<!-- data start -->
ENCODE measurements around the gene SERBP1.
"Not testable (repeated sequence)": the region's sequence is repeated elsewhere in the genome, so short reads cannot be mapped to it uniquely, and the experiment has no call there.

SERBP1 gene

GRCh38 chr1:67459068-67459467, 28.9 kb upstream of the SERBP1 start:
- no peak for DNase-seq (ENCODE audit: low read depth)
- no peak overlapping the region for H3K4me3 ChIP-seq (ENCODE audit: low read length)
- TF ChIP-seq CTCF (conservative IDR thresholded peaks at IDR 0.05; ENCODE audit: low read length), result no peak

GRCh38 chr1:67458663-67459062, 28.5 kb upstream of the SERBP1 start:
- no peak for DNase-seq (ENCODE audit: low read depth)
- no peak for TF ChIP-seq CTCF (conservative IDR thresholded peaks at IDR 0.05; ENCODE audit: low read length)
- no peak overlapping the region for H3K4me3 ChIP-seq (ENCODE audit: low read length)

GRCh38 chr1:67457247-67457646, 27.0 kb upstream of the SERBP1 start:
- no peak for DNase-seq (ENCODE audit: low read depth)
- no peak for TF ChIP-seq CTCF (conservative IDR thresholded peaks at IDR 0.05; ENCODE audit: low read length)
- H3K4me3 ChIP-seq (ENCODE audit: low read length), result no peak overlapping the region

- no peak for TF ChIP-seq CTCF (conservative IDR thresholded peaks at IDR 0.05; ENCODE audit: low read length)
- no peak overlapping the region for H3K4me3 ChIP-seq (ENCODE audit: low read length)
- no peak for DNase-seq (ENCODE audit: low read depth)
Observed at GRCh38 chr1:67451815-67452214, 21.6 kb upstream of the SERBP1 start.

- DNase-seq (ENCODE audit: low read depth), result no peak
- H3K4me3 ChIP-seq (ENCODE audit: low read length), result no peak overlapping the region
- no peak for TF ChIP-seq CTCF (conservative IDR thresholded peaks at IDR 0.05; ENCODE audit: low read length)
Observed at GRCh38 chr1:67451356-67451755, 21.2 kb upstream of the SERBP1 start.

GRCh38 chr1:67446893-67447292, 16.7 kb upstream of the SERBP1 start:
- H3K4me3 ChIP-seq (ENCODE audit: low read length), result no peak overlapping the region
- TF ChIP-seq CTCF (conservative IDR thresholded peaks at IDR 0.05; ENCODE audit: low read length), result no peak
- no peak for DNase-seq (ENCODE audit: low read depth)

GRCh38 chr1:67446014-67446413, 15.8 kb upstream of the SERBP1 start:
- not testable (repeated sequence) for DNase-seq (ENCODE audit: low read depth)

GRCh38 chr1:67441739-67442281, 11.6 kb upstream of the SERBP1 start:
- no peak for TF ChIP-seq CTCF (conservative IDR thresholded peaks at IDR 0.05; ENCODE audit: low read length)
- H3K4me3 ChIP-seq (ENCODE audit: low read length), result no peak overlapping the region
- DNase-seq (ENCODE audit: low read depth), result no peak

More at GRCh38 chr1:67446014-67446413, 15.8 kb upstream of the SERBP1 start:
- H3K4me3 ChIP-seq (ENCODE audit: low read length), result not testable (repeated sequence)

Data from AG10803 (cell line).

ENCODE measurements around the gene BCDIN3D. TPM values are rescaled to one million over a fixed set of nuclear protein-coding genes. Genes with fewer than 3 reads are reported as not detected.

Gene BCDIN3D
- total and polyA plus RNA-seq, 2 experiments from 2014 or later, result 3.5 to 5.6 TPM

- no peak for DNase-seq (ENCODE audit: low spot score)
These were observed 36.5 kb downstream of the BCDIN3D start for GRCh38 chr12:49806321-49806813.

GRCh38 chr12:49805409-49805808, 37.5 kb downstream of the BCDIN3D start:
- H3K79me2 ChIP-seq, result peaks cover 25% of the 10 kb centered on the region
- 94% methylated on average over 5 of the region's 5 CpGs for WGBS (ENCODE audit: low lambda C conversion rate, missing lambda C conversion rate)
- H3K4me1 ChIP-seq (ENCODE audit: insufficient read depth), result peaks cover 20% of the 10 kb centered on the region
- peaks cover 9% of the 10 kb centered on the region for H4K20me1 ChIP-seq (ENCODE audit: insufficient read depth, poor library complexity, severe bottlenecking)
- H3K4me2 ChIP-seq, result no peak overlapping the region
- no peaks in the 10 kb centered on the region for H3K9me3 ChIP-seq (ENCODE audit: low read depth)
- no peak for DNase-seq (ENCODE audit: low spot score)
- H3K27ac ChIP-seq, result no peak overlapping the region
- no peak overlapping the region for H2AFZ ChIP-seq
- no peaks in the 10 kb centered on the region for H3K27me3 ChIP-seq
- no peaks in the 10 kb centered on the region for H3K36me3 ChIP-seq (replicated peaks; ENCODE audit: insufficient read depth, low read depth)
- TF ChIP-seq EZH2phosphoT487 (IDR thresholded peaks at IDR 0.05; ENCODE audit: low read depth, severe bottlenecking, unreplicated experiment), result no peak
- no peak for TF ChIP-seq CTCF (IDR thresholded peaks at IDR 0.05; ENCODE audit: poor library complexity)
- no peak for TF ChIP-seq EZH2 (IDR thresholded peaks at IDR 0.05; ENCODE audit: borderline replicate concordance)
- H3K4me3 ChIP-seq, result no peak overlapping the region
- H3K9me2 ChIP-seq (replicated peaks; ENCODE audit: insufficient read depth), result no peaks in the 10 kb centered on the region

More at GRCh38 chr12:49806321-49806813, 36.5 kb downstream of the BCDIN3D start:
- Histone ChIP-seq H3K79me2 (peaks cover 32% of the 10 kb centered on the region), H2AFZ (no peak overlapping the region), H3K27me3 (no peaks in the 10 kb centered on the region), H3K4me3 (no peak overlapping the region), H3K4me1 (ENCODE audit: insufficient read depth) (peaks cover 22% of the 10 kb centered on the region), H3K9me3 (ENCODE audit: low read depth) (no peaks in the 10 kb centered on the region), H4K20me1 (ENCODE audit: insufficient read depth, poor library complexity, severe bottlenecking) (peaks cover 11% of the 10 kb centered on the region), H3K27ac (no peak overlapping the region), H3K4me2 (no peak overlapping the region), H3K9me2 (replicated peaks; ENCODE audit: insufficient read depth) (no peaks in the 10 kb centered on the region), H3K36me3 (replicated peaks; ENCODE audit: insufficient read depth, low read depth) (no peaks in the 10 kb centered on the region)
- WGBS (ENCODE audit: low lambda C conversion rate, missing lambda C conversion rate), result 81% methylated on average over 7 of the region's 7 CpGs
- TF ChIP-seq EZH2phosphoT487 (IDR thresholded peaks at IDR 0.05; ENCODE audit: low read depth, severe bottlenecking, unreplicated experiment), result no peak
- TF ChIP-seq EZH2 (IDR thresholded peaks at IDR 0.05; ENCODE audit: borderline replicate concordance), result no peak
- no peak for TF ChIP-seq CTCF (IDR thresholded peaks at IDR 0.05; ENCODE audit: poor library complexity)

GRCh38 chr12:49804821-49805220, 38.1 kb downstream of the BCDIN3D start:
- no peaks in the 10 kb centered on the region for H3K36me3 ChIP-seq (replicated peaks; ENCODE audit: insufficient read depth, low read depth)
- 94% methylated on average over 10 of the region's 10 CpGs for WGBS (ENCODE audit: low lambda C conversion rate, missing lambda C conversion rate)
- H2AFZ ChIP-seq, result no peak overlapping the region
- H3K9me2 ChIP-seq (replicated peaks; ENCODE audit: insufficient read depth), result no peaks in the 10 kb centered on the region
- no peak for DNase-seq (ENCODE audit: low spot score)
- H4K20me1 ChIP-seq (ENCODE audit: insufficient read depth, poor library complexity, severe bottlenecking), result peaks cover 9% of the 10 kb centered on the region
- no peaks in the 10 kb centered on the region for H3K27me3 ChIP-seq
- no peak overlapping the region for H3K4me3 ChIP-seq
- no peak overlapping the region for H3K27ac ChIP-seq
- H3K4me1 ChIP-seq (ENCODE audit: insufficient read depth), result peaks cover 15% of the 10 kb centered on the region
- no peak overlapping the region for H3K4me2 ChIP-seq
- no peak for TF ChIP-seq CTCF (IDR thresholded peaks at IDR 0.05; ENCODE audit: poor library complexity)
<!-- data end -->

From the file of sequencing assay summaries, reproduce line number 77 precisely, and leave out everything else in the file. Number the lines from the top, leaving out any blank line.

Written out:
- no peak for TF ChIP-seq CTCF (IDR thresholded peaks at IDR 0.05; ENCODE audit: poor library complexity)